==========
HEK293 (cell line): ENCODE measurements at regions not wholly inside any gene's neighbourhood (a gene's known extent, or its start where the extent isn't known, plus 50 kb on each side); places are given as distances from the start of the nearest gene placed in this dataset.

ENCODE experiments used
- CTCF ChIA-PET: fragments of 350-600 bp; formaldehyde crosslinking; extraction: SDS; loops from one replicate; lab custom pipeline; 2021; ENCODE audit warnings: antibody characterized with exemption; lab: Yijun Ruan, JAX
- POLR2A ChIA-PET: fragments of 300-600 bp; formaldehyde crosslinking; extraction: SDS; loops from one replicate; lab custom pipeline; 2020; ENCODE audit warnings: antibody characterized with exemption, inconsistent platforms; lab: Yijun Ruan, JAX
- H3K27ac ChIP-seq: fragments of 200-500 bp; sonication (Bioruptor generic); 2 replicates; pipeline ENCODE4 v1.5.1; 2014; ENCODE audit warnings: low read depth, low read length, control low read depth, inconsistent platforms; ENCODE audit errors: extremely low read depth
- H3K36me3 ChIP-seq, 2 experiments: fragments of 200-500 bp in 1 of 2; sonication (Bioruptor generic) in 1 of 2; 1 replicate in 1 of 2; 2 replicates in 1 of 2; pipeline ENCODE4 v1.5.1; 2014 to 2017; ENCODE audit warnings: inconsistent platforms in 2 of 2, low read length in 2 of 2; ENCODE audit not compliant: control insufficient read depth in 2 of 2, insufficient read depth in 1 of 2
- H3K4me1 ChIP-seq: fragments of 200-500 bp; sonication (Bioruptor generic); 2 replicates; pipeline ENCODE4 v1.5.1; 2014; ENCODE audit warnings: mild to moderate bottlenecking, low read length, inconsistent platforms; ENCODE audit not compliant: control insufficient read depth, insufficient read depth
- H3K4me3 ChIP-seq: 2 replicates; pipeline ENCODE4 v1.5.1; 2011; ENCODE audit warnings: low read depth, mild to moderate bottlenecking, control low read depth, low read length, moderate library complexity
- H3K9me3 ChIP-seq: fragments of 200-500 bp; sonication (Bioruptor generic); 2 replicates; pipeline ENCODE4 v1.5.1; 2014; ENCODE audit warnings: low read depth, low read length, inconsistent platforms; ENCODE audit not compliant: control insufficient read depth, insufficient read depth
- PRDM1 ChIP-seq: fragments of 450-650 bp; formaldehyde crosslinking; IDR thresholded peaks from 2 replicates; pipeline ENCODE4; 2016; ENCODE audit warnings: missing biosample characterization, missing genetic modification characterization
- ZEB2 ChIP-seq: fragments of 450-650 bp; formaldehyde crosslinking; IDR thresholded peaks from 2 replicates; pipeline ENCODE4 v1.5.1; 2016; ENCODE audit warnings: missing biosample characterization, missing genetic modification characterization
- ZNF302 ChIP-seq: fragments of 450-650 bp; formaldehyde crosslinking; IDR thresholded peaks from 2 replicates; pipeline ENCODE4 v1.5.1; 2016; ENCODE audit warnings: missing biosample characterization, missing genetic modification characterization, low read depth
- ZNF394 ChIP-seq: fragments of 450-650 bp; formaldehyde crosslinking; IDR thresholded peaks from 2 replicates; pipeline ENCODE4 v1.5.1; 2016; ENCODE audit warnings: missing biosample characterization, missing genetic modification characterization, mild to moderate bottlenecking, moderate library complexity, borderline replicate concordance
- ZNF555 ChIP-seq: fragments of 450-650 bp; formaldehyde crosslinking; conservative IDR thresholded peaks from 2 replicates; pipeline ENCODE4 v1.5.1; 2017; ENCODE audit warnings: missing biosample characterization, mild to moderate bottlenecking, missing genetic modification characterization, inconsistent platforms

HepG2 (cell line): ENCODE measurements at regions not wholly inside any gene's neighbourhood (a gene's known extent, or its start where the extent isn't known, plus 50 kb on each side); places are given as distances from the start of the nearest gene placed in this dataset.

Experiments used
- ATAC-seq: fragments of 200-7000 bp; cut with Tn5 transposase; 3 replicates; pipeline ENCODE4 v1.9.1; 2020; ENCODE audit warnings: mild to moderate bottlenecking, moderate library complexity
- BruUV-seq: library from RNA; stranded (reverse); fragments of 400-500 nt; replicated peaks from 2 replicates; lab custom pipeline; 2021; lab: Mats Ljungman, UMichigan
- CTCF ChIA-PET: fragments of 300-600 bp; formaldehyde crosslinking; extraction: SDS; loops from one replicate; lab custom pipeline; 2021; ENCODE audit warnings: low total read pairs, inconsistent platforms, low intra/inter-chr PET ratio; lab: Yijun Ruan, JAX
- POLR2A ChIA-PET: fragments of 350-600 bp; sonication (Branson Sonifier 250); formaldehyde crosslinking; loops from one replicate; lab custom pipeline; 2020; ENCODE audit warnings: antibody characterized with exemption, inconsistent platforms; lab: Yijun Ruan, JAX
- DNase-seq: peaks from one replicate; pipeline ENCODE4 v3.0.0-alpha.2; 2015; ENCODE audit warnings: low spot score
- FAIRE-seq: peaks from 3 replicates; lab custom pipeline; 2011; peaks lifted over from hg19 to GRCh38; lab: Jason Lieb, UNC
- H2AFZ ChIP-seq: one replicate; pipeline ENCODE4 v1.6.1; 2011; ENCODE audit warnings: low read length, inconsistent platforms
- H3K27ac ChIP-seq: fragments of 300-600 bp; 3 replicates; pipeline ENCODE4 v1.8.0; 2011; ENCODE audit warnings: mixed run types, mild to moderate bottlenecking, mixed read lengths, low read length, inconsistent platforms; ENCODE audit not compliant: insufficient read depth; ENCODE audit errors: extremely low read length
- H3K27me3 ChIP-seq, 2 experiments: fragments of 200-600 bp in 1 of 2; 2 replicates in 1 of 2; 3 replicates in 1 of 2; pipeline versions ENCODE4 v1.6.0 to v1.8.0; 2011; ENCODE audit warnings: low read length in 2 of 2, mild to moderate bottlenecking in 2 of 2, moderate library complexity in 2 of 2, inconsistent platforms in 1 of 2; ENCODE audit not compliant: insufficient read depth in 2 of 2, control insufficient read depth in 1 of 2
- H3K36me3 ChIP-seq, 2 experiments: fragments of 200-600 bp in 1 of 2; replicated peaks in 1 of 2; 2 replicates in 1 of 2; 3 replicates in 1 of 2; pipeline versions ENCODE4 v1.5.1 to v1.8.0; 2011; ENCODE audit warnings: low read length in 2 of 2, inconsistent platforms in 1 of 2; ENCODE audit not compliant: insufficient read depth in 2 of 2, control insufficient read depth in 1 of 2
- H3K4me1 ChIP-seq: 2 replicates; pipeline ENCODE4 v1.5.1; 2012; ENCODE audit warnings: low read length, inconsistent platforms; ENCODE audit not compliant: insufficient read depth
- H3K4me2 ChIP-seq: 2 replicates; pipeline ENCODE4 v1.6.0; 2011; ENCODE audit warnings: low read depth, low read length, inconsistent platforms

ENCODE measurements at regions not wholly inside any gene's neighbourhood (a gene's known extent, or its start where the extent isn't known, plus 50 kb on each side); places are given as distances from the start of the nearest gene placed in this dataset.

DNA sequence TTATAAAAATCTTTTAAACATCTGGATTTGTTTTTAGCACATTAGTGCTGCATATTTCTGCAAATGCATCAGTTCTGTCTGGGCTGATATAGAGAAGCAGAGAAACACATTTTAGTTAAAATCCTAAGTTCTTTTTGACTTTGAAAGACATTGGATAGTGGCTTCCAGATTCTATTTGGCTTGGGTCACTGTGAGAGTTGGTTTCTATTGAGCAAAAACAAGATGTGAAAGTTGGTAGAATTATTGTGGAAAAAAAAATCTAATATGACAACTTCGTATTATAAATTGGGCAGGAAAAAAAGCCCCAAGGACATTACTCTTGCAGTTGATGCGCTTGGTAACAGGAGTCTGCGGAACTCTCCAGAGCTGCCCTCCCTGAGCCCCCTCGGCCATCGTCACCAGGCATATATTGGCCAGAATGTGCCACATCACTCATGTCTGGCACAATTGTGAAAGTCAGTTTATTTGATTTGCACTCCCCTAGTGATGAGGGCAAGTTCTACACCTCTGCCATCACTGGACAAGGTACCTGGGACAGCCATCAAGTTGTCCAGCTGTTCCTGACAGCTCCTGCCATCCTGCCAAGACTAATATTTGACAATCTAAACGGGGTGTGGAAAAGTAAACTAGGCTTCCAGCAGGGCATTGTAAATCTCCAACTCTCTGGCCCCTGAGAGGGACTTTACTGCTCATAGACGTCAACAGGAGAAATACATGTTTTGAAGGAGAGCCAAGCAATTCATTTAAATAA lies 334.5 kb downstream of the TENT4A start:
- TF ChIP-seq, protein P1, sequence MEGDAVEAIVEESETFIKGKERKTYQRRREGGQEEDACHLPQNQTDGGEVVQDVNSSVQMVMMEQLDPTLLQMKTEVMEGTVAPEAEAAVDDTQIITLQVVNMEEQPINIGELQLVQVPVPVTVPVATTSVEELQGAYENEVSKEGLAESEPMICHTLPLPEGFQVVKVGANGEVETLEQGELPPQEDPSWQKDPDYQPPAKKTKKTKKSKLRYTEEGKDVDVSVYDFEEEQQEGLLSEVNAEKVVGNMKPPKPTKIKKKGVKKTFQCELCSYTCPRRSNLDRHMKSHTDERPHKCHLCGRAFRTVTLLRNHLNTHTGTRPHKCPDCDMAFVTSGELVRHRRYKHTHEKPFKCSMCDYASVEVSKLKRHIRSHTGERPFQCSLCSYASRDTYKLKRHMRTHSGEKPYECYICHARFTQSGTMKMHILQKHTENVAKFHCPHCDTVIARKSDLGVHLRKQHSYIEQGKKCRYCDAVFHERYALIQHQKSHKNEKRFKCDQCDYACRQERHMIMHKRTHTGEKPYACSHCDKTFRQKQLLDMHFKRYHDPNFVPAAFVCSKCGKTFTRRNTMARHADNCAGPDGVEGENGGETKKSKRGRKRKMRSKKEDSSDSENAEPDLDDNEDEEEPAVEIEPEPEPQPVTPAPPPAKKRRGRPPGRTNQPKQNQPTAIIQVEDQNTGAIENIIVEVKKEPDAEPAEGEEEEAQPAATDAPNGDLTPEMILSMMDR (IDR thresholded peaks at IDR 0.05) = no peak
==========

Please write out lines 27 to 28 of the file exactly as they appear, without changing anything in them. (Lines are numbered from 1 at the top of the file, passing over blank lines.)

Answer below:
- H3K4me1 ChIP-seq: 2 replicates; pipeline ENCODE4 v1.5.1; 2012; ENCODE audit warnings: low read length, inconsistent platforms; ENCODE audit not compliant: insufficient read depth
- H3K4me2 ChIP-seq: 2 replicates; pipeline ENCODE4 v1.6.0; 2011; ENCODE audit warnings: low read depth, low read length, inconsistent platforms